Wednesday, June 22, 2016

Hackerspace Autonomous Model Sailboat Racing

TL;DR Do you want to race autonomous model sailboats against other hackerspaces?

As you may have heard, think|haus has had a bumpy road lately. Membership has dropped, the space is underused and in need of general cleanup/fixup, etc. We were on the verge of closing, but have decided to give one last shot at revitalizing the space. One of the things people have suggested/requested was to have some group projects to help rebuild a sense of community. To that end, I'd like to seek feedback/expressions of interest from the various hackerspaces in Ontario for the following idea:


An autonomous model sailboat race. In September, think|haus would sponsor a race on Hamilton Harbour. Each hackerspace would enter a boat. If your space is extremely enthusiastic, maybe enter more than one. The rules would be simple: boats no more than 2m in length, must be powered by the wind only. 3 buoys would be placed in the Harbour setting out a triangular course. Teams would be provided the GPS co-ordinates of the 3 buoys. Boats must make it around the course without any remote control - telemetry & video links would be permitted, but no control links. Attacking other boats would not be permitted (though that may be an idea for another side competition - robot wars, boat edition).

think|haus would provide a chase boat to go out & retrieve any model sailboat that got into trouble. We'd also host a BBQ party afterwards.


Well, I like sailing, and it's my idea, so there's that. But also, the project has roles for the electronics types, the software types, and the mechanical types who would have to all work together on a common fun project. It would likely involve laser cutting, 3D printing, woodworking, sewing, microcontroller programming, and maybe vacuum forming, fiberglass work, etc. so there would be lots of opportunity to get everyone involved regardless of skill level. It can be as simple or as complicated as you want - stick a dowel with sail made from a plastic bag  in a big hunk of foam, or meticulously model a rigid wing carbon fiber hydrofoiling catamaran - it depends on what your team wants to do.

The main reason why, though, is to have fun working on a project together over the summer, learn new things, and have a good day outdoors followed by food & beverage. Maybe this could be SoonCon 2016?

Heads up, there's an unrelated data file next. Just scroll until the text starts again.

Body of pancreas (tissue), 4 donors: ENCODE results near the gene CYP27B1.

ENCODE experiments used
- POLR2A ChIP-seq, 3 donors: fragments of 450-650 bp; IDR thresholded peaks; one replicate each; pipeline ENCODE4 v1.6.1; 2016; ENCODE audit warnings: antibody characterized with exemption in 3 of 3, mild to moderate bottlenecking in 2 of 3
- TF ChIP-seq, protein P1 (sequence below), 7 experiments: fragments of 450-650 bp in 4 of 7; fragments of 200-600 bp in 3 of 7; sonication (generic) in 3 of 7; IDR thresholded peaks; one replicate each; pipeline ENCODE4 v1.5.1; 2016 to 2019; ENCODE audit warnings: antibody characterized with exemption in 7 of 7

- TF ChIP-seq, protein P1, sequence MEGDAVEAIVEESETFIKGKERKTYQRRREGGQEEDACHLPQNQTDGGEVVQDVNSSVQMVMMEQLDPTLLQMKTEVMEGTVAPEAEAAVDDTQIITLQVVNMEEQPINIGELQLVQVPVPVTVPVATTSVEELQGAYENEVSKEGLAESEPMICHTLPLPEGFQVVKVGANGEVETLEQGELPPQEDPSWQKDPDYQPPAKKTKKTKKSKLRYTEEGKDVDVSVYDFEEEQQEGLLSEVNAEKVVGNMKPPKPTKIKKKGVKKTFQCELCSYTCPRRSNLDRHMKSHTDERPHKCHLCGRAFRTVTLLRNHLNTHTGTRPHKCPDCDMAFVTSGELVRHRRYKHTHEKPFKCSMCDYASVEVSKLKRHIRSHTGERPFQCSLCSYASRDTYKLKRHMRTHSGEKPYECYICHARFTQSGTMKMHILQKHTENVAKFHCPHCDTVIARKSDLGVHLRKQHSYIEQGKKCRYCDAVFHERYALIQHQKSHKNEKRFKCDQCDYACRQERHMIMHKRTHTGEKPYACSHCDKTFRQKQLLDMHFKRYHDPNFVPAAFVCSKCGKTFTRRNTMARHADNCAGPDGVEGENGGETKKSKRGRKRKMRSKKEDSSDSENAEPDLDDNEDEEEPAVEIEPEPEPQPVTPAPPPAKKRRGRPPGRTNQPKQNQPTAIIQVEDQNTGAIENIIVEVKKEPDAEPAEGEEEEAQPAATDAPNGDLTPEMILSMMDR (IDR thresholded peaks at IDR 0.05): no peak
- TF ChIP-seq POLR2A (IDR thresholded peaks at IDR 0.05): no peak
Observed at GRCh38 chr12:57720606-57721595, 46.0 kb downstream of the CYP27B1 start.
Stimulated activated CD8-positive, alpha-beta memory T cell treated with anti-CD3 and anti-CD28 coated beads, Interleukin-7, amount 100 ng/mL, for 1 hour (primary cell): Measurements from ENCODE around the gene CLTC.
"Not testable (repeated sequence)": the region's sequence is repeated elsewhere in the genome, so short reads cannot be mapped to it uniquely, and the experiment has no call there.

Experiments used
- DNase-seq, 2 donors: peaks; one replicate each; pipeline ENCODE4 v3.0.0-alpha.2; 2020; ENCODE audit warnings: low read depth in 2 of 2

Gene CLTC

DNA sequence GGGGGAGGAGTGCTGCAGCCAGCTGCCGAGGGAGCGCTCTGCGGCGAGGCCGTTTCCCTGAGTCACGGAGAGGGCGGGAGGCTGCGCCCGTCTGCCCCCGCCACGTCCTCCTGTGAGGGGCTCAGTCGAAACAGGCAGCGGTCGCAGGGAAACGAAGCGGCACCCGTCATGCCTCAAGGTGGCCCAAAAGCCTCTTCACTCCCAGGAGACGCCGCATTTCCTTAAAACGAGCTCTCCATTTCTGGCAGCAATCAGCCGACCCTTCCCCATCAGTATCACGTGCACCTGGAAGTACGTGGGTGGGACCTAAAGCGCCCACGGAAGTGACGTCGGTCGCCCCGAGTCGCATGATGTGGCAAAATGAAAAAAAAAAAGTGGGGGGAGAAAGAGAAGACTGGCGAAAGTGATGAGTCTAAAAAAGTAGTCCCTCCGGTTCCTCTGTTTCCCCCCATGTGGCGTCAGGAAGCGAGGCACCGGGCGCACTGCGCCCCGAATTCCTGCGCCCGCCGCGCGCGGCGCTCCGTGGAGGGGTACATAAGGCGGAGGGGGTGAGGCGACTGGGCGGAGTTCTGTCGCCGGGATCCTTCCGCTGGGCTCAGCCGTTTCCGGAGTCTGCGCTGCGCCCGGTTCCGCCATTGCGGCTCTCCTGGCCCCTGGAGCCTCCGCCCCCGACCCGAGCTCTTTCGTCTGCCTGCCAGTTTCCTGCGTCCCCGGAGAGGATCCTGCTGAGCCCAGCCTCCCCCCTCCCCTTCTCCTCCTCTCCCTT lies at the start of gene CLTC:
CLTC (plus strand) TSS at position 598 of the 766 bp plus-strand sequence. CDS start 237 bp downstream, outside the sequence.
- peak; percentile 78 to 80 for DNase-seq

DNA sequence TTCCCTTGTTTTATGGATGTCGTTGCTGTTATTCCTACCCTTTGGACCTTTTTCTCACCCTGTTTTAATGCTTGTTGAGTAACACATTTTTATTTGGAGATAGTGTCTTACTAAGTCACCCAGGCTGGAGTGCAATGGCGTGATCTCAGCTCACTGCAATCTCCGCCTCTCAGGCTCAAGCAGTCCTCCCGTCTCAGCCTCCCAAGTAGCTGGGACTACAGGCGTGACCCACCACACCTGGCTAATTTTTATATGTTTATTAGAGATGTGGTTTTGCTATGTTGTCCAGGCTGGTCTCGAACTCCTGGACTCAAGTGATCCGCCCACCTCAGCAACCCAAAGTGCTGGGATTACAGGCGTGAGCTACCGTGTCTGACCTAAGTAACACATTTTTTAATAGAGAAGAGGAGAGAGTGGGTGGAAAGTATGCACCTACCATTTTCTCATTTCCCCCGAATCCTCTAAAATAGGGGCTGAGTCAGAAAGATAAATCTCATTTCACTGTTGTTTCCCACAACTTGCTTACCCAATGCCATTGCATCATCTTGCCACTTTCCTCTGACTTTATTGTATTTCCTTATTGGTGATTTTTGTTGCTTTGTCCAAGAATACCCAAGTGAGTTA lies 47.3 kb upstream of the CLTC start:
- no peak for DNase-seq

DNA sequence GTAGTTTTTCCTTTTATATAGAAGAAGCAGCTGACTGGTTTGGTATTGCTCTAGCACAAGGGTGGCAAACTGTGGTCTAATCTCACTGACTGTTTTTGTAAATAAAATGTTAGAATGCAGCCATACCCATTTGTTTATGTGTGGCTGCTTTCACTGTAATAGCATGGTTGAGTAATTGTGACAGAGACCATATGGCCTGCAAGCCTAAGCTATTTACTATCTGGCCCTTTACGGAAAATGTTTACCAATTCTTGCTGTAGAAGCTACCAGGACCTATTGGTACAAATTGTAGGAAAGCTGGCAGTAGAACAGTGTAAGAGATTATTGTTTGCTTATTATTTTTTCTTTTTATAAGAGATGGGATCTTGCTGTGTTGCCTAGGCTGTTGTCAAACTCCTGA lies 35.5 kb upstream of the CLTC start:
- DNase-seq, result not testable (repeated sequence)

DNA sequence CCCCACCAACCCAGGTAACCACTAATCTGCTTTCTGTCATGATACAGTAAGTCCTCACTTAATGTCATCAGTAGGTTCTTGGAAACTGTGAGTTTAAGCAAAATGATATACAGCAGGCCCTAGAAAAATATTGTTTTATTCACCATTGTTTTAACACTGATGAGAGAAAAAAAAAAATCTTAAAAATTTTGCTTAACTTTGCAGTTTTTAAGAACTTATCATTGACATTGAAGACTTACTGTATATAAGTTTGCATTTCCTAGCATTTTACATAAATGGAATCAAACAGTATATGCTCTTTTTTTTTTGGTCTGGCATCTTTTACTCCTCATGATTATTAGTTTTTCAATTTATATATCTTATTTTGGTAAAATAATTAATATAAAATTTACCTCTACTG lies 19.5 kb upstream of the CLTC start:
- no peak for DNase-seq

So: interested? Ideas? Suggestions? Please let me know what you think.

Dave Harvey

PS. I've tried to hit most of the southern Ontario hackerspaces that I know of & have contact info for, but if there's anyone else or another list you can think of, please feel free to forward this info.

Friday, June 17, 2016

Federal Government Betrays Tainted Blood Victims

This is appalling.
In 1999, the Federal government provided compensation to people who were infected with hepatitis C through the blood system, but, despite vigorous opposition, initially restricted it to those infected between 1986 and 1990. After years of litigation & lobbying, during which time many people suffered & died, in 2007 compensation was finally extended to those infected before 1986 and after 1990 as well. Separate funds were set up for the two groups.
At the time the funds were set up, we were required to estimate the number of people in each group, and how sick they were, in order to determine the amount of money required for each of the funds. Those estimates turned out to be not quite accurate, and as a result the fund established for the 86-90 group has a surplus of about $240 million, and the fund for the pre-86/post-90 group ran out of money a few years ago, and would need about $60 million to pay out valid claims that could not be paid after the fund ran out.
On Monday, the Federal government is going to court to ask that the $240 million surplus in the 86-90 fund be paid back to the government. They refuse, however, to use any of that money to top up the empty pre-86/post-90 fund. People deserving compensation will go without, and the Federal government will pocket $240 million. Shameful, greedy & wrong

For more info, see the Globe and Mail story here.